Trevor Lewis signs four-year, $8M extension

Buy stock in American Flag Emoji, Inc. Trevor Lewis has re-upped with Los Angeles for four years at an AAV of $2M per year.

Though Milan Lucic was the highest priority for the Kings, the team and player were unable to come to an agreement on a new contract, opening the door for Los Angeles to explore other options with its capital. Three days after it was reported that Lucic would not sign with the club in advance of free agency, the Kings quickly came to an agreement on a new contract that, according to a hockey operations source and first reported by Darren Dreger and Elliotte Friedman, checks in at $2M per season. Lewis hasn’t yet signed his contract but is expected to do so by the end of the weekend.

“It was a very, very simple deal to get done once the green light was there to move forward,” according to Vice President of Hockey Operations and Director of Player Personnel Mike Futa. “Dean had been in contact, and I know Darryl clearly, this is someone he covets being back in the organization, and I had spoken to Trevor along the way, and Jeff Solomon was able to wrap things up, so it was a very easy process once it was decided, and with Trevor clearly told us he was somebody who wanted to be on board, but you have to make sure you have the finances to be able to get it done.”

LA Kings Insider had reported yesterday that the team and Lewis were negotiating again, though there wasn’t a ton to negotiate, according to Futa. Lewis wanted to remain in Los Angeles and probably took under market value to remain a King instead of seriously considering offers from other teams.

“There’s been so much time and energy put into Milan Lucic – and rightfully so, trying to bring him back – that a guy like Trevor Lewis was put on the back burner,” Futa said. “It’s really unfortunate, because he’s got two Stanley Cups, and he’s a big reason. We don’t win [without him]. I still remember him turning that puck over in that Vancouver series for Stolly’s goal, and if you think about the little things that someone does that are unheralded, he plays every position for us, he’s a coach’s dream. He’s what we talk about when we talk about building a winning culture, and he basically sat there on the backburner and pledged his allegiance of where he wanted to be, and didn’t want to be anywhere [else]. We had told him obviously how much we wanted him to still be a part of things, but to be able to make that call and to have a kid probably take less than he could’ve gotten on the open market, which is very, very refreshing, it’s really nice to see. I know he’s rewarded, he’s thrilled for it.”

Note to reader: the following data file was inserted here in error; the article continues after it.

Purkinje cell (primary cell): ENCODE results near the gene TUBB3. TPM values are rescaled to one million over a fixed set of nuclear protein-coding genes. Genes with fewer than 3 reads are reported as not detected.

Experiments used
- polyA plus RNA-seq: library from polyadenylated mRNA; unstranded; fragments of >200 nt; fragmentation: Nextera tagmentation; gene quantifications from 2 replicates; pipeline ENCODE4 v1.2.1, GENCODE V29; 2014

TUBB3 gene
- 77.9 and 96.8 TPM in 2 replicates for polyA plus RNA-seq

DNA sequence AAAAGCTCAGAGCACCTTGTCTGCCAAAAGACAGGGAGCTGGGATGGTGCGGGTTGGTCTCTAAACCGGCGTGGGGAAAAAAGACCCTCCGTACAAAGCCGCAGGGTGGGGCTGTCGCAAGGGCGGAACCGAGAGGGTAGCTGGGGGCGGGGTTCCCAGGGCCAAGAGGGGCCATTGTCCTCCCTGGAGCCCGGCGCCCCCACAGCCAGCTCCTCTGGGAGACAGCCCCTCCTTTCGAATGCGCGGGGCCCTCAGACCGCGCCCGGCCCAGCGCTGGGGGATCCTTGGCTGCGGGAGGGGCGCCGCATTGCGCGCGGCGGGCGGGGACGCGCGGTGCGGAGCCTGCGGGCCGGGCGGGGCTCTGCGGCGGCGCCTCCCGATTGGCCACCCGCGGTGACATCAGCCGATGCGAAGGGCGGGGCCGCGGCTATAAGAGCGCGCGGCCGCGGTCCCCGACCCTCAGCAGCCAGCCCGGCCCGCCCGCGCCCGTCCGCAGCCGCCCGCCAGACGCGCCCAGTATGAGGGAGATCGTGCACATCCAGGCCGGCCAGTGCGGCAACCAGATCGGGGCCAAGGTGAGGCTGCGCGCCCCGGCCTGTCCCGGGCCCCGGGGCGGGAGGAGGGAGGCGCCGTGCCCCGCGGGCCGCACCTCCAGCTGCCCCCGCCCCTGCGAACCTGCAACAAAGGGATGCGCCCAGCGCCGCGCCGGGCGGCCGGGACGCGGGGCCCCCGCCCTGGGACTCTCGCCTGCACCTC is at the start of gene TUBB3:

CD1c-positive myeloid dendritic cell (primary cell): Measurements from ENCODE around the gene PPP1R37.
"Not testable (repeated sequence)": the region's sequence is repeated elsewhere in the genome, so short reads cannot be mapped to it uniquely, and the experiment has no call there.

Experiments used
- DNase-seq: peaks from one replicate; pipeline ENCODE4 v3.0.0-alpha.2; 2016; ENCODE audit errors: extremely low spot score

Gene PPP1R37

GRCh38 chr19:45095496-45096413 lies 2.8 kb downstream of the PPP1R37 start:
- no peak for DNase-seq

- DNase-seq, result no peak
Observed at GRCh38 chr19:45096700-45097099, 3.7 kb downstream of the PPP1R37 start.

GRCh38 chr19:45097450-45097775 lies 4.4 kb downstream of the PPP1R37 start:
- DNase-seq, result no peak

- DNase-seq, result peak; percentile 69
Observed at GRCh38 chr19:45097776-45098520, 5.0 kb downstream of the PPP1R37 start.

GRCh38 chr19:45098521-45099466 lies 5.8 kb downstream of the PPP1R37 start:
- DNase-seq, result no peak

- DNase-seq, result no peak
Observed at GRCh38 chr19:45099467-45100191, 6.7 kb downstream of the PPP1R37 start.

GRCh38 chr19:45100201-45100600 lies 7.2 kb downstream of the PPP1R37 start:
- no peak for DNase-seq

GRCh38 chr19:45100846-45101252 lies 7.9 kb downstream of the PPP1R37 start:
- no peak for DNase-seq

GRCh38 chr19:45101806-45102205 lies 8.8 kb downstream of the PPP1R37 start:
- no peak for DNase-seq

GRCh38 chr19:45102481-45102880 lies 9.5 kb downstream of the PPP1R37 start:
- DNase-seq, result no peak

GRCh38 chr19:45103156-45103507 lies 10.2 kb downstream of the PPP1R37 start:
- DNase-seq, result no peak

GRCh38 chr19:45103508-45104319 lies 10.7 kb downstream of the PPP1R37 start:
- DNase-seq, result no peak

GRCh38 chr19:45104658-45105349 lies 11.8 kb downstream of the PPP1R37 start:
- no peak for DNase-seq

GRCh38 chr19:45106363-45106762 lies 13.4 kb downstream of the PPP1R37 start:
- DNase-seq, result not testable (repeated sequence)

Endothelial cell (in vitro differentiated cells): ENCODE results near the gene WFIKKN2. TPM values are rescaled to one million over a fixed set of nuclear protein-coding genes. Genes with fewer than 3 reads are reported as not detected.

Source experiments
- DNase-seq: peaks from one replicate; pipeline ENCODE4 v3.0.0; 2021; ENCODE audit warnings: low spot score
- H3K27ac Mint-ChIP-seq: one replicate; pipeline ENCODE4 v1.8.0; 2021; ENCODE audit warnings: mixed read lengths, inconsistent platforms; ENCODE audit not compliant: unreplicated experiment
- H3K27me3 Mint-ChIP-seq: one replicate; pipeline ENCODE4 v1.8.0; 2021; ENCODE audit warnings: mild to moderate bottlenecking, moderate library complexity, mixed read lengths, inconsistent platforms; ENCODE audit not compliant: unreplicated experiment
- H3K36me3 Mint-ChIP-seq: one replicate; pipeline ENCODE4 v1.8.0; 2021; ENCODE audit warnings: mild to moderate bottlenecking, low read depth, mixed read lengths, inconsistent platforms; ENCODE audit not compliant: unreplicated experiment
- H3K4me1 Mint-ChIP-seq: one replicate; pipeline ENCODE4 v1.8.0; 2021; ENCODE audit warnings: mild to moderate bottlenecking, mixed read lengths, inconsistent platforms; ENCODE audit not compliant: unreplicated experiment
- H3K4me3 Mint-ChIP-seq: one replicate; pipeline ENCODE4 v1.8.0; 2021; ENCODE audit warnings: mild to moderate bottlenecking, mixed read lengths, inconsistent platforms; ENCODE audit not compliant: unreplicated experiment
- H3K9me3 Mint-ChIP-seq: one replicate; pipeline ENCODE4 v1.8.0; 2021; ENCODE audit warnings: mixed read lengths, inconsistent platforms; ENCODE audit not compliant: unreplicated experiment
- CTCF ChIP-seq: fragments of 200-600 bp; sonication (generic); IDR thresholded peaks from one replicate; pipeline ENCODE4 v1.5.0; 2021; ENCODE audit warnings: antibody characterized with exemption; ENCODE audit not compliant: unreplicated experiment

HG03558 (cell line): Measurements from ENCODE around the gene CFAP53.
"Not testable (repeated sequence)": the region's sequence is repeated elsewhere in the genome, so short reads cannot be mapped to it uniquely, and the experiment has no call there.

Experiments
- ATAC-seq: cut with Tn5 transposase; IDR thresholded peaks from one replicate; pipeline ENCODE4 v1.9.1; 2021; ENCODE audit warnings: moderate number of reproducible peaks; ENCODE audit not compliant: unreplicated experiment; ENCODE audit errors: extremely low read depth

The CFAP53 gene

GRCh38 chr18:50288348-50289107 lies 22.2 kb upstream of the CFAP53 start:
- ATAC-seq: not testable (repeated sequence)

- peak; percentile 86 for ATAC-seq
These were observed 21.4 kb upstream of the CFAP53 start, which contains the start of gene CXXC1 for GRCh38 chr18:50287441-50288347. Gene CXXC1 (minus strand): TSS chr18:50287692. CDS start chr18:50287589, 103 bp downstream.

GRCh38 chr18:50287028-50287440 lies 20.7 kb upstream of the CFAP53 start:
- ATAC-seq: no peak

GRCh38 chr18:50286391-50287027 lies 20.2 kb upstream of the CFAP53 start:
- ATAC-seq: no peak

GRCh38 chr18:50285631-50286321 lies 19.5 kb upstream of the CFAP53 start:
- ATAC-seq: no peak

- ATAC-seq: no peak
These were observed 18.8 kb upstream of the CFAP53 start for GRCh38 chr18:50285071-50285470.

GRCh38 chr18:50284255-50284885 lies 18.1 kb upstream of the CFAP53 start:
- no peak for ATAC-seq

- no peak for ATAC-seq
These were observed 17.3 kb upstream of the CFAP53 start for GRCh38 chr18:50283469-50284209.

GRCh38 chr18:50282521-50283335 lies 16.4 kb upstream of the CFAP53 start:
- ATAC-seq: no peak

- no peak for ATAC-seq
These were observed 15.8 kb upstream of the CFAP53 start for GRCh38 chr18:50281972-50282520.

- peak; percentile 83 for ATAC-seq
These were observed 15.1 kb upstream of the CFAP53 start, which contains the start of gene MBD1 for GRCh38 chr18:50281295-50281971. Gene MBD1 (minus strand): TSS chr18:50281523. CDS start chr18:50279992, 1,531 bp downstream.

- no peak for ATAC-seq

Lewis is not a primary scorer, but as a versatile role player with renowned character who has won two Stanley Cups, would’ve been courted by successful teams and likely could’ve earned a higher average annual value than Los Angeles would’ve been able to offer him.

This tightens the team’s purse strings somewhat but likely shouldn’t keep them out of a free agency sweepstakes in which there will potentially be some interesting forwards available who aren’t named Steven Stamkos. Among them are Kyle Okposo and Loui Eriksson.

Based on financials provided by General Fanager, the Kings have allocated approximately $67.18M to 19 players for the 2016-17 season, dollar figures that include Mike Richards’ cap recapture and settlement. The 19 combined cap hits do not include the contracts for Kevin Gravel ($668K), Michael Mersch ($787K) or Nic Dowd (RFA), three rookies with the best opportunities to earn a spot on the team. Should they unseat a more expensive player already under contract, the team’s combined payroll could be reduced further. Teams may have up to 23 players on the active roster; the 2016-17 salary cap has been set at $73M.

In 424 career regular season games, Lewis, 29, has 35 goals, 89 points and 91 penalty minutes. Though he won the team’s Unsung Hero awrd for the fifth consecutive year, his point total dropped from 25 to 16 from 2014-15 to 2015-16 despite having played in two additional games. Influenced by a 958 PDO – a career-low and the 10th lowest among the 180 qualifying Kings skaters since the 2005-06 season – Lewis posted a career-high and an outlier 2.1 goals against per 60 minutes of 5×5 hockey following four years of 1.4, 1.3, 1.3 and 1.4 GA/60.

Lewis’ evaluation, of course, is emblematic of a divide between those who might place undue reliance on advanced stats or, on the other hand, intangible characteristics. But to the Kings, and to many who know his defensive-minded style of play and what he means to Darryl Sutter and the team’s ability to play hard-checking, stingy hockey, he’s a major influence on a team that finished third in the league with 2.34 goals against per game despite a defensive corps that was not as deep as prior years.

“If you ever see a guy who’s kind of like your ultimate teammate, it’d be someone like Trevor Lewis, and we’re thrilled to have him back,” Futa said.

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